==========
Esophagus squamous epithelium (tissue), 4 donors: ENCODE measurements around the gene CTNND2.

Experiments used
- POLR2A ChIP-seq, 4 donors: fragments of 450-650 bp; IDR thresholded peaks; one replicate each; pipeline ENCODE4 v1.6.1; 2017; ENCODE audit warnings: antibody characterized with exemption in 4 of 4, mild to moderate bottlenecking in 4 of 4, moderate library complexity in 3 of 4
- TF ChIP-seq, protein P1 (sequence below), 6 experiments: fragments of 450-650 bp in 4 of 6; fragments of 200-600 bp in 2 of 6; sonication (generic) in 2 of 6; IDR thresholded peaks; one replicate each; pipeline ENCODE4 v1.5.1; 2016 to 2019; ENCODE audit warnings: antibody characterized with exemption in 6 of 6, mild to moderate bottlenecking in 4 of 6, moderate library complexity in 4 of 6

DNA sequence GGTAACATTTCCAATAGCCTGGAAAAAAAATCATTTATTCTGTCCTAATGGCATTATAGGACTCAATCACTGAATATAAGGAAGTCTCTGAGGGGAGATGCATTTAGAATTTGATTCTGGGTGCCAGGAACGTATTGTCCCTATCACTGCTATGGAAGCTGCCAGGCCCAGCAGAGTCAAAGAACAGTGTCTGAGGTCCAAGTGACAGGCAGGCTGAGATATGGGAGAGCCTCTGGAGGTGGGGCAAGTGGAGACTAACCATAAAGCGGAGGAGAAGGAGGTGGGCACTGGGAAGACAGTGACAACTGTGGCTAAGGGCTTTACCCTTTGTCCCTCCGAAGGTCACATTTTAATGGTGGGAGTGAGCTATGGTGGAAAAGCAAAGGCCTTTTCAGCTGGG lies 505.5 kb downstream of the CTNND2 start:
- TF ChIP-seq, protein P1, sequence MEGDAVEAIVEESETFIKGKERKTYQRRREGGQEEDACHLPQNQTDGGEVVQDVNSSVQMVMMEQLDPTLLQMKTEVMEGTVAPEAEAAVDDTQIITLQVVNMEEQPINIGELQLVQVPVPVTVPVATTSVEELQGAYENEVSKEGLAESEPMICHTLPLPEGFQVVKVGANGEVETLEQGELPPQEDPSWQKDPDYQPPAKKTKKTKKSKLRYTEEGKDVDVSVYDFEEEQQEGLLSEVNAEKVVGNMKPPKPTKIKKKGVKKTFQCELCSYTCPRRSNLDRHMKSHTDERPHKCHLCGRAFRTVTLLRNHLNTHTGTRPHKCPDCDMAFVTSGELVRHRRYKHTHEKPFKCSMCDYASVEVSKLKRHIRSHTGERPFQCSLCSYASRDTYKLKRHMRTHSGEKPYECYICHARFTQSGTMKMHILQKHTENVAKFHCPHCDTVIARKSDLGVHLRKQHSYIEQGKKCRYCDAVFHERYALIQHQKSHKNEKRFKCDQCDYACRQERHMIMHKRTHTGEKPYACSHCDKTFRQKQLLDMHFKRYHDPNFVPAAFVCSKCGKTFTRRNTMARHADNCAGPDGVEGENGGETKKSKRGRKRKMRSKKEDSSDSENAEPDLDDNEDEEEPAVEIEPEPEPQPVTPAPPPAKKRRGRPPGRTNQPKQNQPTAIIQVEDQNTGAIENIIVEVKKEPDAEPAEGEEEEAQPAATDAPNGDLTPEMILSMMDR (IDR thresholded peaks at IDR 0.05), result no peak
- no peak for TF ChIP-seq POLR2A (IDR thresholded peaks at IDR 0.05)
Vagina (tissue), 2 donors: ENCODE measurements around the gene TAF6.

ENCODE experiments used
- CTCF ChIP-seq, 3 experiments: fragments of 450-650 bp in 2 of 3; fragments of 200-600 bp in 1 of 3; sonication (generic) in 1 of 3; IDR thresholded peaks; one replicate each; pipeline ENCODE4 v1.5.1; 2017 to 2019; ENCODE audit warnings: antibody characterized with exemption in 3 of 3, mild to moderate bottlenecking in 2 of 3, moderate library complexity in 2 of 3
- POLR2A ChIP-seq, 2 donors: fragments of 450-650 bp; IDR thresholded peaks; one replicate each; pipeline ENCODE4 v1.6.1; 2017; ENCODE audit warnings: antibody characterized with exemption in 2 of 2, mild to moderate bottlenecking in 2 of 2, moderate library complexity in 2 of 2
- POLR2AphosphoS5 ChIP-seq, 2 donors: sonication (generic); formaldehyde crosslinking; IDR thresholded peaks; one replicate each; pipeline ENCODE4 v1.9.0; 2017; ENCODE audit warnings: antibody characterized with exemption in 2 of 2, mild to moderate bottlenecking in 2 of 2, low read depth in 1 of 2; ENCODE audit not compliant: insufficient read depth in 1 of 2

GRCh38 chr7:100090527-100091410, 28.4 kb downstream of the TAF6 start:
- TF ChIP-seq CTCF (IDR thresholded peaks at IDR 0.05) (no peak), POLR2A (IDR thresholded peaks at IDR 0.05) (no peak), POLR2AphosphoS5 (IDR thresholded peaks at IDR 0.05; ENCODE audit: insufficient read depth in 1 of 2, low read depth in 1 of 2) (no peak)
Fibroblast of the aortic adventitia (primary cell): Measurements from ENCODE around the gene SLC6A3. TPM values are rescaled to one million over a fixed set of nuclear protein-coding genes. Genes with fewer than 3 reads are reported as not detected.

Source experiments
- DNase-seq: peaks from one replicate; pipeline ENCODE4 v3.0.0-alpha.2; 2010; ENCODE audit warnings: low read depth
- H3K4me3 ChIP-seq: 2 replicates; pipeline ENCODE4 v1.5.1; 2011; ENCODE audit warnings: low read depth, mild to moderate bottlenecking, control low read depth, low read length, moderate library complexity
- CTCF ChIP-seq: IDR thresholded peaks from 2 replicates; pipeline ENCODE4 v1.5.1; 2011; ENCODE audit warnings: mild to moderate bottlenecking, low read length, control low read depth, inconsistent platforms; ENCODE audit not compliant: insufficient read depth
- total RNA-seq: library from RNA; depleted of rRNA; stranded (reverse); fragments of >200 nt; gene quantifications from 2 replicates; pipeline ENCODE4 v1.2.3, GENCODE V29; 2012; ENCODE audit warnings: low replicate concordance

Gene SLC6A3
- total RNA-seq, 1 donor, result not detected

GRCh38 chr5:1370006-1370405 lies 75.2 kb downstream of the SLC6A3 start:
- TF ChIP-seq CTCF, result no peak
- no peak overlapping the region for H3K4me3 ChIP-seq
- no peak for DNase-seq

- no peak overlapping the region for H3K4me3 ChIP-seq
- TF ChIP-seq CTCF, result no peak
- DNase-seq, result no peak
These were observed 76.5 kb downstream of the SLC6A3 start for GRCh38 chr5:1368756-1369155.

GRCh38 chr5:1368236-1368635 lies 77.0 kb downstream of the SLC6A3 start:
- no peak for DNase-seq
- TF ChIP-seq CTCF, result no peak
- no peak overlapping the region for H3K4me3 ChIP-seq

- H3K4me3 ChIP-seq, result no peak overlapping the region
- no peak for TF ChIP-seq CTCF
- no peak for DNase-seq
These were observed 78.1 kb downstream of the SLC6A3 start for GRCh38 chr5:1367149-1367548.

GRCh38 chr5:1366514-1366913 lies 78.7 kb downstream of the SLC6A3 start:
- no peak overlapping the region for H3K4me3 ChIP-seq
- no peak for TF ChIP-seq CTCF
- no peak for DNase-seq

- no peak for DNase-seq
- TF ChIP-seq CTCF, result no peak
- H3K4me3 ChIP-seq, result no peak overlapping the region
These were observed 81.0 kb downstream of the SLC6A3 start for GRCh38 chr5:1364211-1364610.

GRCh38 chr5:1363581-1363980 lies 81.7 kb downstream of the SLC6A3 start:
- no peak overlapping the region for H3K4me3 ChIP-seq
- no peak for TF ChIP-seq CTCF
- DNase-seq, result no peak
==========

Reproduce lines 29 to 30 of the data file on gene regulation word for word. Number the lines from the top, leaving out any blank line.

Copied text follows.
- DNase-seq, result no peak
These were observed 76.5 kb downstream of the SLC6A3 start for GRCh38 chr5:1368756-1369155.